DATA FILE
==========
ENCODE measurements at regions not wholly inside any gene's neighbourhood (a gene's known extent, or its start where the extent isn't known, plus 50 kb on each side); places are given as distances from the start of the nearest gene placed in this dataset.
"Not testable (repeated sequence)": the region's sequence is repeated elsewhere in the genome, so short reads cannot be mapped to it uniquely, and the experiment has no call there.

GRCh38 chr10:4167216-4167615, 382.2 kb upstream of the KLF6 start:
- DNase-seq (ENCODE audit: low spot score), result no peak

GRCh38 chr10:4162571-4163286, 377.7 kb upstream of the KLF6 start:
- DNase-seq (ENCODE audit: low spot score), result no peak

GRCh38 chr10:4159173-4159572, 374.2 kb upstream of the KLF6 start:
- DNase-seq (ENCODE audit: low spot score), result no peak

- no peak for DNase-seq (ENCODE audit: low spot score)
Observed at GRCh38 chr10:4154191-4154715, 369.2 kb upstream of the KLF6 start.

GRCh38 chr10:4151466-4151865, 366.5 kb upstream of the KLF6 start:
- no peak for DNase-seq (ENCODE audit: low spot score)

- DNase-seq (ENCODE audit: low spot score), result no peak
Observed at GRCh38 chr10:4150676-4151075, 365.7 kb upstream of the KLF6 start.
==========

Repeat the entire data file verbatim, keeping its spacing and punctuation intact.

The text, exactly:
ENCODE measurements at regions not wholly inside any gene's neighbourhood (a gene's known extent, or its start where the extent isn't known, plus 50 kb on each side); places are given as distances from the start of the nearest gene placed in this dataset.
"Not testable (repeated sequence)": the region's sequence is repeated elsewhere in the genome, so short reads cannot be mapped to it uniquely, and the experiment has no call there.

GRCh38 chr10:4167216-4167615, 382.2 kb upstream of the KLF6 start:
- DNase-seq (ENCODE audit: low spot score), result no peak

GRCh38 chr10:4162571-4163286, 377.7 kb upstream of the KLF6 start:
- DNase-seq (ENCODE audit: low spot score), result no peak

GRCh38 chr10:4159173-4159572, 374.2 kb upstream of the KLF6 start:
- DNase-seq (ENCODE audit: low spot score), result no peak

- no peak for DNase-seq (ENCODE audit: low spot score)
Observed at GRCh38 chr10:4154191-4154715, 369.2 kb upstream of the KLF6 start.

GRCh38 chr10:4151466-4151865, 366.5 kb upstream of the KLF6 start:
- no peak for DNase-seq (ENCODE audit: low spot score)

- DNase-seq (ENCODE audit: low spot score), result no peak
Observed at GRCh38 chr10:4150676-4151075, 365.7 kb upstream of the KLF6 start.